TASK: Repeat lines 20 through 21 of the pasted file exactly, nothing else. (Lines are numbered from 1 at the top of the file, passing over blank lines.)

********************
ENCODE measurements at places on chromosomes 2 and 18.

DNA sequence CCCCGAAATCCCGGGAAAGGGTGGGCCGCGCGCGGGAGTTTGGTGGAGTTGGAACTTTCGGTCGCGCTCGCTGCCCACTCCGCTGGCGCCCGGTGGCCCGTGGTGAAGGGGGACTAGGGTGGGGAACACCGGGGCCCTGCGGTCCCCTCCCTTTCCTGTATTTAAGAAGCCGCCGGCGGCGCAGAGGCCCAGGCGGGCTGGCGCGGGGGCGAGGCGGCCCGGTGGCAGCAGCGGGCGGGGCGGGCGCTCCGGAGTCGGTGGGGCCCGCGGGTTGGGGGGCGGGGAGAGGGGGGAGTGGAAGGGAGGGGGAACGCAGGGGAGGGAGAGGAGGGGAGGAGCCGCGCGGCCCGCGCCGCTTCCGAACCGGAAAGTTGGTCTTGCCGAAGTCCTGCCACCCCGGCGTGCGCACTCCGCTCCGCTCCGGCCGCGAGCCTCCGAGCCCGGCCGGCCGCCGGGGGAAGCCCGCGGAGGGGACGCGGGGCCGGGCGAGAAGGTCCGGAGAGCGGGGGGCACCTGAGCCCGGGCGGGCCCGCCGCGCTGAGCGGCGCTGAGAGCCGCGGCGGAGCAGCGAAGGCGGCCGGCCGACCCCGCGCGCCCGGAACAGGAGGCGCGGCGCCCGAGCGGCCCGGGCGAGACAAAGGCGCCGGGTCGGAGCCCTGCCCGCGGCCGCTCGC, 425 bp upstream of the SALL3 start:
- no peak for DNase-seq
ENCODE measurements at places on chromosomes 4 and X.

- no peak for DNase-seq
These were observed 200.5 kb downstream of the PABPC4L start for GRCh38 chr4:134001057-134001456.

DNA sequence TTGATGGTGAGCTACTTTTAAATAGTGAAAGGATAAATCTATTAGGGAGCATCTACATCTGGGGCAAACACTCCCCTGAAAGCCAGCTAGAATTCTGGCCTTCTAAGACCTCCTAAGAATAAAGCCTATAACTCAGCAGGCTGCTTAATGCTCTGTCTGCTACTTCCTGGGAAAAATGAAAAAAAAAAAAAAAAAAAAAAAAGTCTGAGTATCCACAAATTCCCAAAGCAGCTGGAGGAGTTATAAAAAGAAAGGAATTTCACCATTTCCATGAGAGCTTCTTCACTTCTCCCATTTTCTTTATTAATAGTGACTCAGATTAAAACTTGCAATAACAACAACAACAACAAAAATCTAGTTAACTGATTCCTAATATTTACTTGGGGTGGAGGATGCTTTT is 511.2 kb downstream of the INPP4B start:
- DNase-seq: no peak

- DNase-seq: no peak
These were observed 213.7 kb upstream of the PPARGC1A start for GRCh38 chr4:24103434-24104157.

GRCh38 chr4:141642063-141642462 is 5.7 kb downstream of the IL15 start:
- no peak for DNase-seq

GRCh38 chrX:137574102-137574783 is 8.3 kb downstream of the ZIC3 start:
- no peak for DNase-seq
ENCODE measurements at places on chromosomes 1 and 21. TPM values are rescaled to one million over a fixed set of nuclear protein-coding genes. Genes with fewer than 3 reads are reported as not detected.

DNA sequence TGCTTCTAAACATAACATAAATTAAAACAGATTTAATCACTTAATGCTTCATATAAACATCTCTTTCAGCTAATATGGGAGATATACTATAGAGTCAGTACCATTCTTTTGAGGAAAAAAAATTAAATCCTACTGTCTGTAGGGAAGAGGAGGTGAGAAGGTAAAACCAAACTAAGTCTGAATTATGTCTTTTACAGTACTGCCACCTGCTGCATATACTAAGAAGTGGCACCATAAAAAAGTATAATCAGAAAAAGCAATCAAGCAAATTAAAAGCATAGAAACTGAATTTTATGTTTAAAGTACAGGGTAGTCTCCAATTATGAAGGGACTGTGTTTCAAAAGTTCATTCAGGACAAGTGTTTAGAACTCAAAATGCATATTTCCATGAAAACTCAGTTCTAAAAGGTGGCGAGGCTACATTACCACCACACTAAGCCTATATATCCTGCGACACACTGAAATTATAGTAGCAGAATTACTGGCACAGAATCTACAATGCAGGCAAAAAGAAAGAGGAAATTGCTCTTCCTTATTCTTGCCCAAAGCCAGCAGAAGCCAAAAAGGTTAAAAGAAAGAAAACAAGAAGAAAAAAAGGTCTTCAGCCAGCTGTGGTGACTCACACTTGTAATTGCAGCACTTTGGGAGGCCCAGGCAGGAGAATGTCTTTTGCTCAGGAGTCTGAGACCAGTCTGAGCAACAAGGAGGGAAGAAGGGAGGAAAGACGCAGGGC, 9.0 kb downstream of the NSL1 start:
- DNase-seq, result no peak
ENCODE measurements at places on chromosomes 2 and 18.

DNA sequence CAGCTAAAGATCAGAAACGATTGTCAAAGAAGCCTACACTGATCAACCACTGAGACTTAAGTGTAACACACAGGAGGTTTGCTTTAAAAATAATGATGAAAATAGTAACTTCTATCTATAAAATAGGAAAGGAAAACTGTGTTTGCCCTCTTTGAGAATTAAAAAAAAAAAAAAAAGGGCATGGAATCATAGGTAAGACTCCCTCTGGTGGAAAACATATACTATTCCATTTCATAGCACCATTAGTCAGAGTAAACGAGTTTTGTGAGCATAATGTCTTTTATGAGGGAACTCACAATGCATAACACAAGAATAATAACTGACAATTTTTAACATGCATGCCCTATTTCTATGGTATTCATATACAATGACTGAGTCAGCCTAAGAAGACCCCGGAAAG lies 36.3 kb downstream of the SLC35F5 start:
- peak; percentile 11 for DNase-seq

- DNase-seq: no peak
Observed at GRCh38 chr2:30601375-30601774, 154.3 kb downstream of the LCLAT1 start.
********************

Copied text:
- peak; percentile 11 for DNase-seq

- DNase-seq: no peak